It’s not a strategic decision because I just want to be responsible for the form. To apply some rigour to the practise. I have to consider it. When you are a musician, playing on the guitar has to be different from blowing on a trombone, using completely different parts of your body. Art making is that. Why am I exploring sculpture to think about what is art? To me looking at sculpture is looking at what the possibility of art is. Somebody asked me in Beijing why not painting or photography, my answer was I cannot speak on painting, because I never painted, so I don’t know the question of painting. But I invested a lot of time and energy thinking about materiality and the three dimensional world. And also the possibility of sculpture as painting, photo, or drawing.


Speaking of music, what music do you listen to? Coming from LA, with a violinist dad?

I am very interested in the fugue form, as composed by Bach. Fugue creates vortex in the soundscape. It could easily resolves in chaos, but Bach got these layers together, creating a different dimension. He used a lot of organ, and organ’s almost like a spaceship. It travels up and gets you almost into the heaven.

I am also interested in fugue in the tradition of poetry and literature. I am obsessed with the tv series the Wire that uses a similar form.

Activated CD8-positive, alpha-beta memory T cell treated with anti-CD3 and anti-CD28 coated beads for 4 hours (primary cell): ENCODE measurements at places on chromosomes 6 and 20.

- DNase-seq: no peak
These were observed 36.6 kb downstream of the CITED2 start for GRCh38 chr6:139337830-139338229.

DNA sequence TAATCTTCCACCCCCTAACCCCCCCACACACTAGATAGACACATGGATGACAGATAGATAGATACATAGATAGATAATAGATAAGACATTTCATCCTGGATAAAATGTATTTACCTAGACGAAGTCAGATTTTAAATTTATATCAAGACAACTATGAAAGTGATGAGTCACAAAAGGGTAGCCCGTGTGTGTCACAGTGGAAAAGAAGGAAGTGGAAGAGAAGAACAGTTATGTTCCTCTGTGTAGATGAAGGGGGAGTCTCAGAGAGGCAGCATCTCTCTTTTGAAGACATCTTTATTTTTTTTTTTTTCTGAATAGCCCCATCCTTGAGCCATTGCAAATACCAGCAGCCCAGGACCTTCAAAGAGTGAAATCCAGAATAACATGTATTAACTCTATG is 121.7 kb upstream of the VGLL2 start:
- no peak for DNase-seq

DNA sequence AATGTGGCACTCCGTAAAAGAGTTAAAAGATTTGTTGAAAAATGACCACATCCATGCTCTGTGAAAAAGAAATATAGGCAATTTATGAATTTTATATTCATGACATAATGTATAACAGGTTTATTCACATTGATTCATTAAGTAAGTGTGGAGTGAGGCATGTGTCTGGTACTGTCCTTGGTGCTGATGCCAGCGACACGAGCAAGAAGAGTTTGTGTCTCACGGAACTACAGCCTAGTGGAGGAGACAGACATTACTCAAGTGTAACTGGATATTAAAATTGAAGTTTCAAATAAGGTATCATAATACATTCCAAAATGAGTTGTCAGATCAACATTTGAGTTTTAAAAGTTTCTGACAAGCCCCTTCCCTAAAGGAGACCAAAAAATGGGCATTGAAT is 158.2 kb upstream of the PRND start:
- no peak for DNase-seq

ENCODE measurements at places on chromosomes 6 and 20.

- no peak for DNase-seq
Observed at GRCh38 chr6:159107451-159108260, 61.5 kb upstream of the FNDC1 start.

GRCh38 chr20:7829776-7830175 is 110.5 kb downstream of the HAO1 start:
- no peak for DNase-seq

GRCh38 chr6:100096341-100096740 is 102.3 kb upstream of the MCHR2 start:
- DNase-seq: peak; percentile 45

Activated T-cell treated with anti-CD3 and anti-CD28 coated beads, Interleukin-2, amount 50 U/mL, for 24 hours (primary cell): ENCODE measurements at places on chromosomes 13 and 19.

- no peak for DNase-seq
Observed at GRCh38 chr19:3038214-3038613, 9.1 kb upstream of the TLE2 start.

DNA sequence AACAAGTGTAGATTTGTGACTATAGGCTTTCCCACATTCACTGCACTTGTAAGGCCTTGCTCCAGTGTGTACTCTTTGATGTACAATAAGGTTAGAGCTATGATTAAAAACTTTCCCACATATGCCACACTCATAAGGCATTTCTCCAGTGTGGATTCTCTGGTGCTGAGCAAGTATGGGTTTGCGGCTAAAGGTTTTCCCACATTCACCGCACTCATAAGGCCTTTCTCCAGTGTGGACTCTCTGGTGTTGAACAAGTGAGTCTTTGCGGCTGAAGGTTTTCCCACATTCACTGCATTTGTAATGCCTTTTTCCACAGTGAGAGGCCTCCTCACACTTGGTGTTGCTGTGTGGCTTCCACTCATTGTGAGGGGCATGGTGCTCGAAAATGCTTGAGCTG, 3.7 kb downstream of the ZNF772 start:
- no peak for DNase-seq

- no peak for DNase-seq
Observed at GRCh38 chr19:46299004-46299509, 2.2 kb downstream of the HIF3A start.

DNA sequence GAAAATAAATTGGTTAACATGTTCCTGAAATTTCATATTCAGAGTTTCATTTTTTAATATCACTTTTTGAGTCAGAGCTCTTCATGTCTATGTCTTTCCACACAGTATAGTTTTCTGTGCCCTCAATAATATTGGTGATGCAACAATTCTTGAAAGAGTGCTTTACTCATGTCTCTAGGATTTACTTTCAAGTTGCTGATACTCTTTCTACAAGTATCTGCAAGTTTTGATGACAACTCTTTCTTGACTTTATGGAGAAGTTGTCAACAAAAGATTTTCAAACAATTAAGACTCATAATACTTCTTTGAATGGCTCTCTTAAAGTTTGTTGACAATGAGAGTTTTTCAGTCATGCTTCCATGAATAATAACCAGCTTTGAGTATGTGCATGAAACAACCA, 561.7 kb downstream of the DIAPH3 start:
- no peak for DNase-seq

Who would you cite as your major influences?

Allan Sekula, Trisha Donnelly, Carol Bove - both Donnelly and Bove are my teachers, and they changed how I think about materials and the idea of sculpture and the idea of form. Because all mediums intertwine with each other today, I wanted to go back to the basis. That’s also why I like Bach, because a lot of his works are just exercises. I think with sculpture it can really open up some spaces that are really just invisible to me now. Also Sturtevant, Robert Smitthon and Lee Lozano among many others.


Your insistence on the term “sculpture”, instead of “installation” or even “immersive installation” - for you, it has to be sculpture and it has to be different from what is known today as installation, right?


I don’t do the latter. To me sculpture talks about ontology, the nature of being. What is being, what is the reality that being manifests? One of my earlier works is this photograph of a bonzai. The sculptural aspect of it is in your mind, in your memory of it it grows. Installation does not allow that sort of framework to consider the nature of being.


You talk about your show at ltd in LA, and you talked about feeling in the dark. That reminded me of Derrida’s Memoirs of the Blind.


Yes it’s exactly about that!